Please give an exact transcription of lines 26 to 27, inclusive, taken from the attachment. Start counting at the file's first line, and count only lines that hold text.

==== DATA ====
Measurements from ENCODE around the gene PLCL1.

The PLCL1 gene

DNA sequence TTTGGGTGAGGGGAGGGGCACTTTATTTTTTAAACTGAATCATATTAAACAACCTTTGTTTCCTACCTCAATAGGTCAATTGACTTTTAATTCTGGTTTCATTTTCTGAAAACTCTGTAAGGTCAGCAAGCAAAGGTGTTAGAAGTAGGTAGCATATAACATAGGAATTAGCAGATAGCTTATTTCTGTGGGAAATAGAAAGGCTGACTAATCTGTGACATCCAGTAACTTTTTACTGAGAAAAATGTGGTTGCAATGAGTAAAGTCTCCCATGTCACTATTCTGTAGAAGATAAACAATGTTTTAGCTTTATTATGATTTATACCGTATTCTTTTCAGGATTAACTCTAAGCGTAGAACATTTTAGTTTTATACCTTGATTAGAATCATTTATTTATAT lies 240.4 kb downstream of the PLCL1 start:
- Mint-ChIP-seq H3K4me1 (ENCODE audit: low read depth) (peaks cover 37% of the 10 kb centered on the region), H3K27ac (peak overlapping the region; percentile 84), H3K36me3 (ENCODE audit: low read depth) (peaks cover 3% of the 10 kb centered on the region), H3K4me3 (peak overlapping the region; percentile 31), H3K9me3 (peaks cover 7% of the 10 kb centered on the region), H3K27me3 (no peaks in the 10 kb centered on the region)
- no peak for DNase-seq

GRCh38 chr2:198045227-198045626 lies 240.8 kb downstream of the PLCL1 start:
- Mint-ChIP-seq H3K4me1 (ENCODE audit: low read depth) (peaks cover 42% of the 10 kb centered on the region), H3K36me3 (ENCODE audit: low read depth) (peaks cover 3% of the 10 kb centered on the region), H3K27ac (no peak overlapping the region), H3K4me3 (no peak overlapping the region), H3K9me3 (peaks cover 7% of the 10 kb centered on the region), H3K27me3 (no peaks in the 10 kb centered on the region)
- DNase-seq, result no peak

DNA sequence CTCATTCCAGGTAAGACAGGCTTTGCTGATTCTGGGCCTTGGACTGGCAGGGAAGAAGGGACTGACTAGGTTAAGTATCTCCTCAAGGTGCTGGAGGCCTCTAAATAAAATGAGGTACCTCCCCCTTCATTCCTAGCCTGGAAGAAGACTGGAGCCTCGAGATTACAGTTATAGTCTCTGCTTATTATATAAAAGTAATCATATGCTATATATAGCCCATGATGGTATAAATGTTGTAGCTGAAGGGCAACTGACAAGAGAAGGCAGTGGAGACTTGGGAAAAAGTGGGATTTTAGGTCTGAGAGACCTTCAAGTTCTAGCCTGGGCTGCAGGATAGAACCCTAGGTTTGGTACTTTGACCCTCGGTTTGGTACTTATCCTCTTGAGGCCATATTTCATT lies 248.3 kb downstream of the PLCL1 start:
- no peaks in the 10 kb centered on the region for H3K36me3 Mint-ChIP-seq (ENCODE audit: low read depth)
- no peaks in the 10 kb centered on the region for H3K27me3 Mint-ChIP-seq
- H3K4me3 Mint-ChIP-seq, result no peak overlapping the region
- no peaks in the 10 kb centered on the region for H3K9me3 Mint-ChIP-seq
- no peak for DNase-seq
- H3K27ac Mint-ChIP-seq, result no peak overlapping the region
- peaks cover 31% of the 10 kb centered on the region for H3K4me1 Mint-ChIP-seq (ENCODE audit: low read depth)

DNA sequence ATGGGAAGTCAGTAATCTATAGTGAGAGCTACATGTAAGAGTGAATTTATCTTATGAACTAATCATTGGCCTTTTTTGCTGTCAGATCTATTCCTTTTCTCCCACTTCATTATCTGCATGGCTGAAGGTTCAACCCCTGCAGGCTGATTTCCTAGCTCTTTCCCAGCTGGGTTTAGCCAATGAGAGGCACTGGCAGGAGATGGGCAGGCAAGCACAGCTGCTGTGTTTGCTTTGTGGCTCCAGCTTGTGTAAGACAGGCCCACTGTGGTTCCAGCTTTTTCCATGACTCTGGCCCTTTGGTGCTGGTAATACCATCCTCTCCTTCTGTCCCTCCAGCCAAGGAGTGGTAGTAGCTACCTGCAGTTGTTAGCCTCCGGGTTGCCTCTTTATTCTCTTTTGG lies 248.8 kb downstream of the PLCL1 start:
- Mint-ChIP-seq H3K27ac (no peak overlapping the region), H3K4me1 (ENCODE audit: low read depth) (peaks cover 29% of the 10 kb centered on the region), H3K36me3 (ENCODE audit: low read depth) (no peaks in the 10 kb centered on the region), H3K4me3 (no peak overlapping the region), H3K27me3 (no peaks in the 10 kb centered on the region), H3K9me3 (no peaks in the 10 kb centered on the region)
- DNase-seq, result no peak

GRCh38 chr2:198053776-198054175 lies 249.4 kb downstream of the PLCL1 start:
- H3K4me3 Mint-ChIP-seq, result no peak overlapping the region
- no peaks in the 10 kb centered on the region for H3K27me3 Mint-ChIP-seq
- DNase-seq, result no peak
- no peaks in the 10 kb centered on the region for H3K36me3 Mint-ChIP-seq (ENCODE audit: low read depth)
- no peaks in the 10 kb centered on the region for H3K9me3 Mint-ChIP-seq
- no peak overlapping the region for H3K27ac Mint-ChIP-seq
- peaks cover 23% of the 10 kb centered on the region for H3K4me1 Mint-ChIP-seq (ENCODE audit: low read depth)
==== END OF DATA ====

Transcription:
- no peak overlapping the region for H3K27ac Mint-ChIP-seq
- peaks cover 23% of the 10 kb centered on the region for H3K4me1 Mint-ChIP-seq (ENCODE audit: low read depth)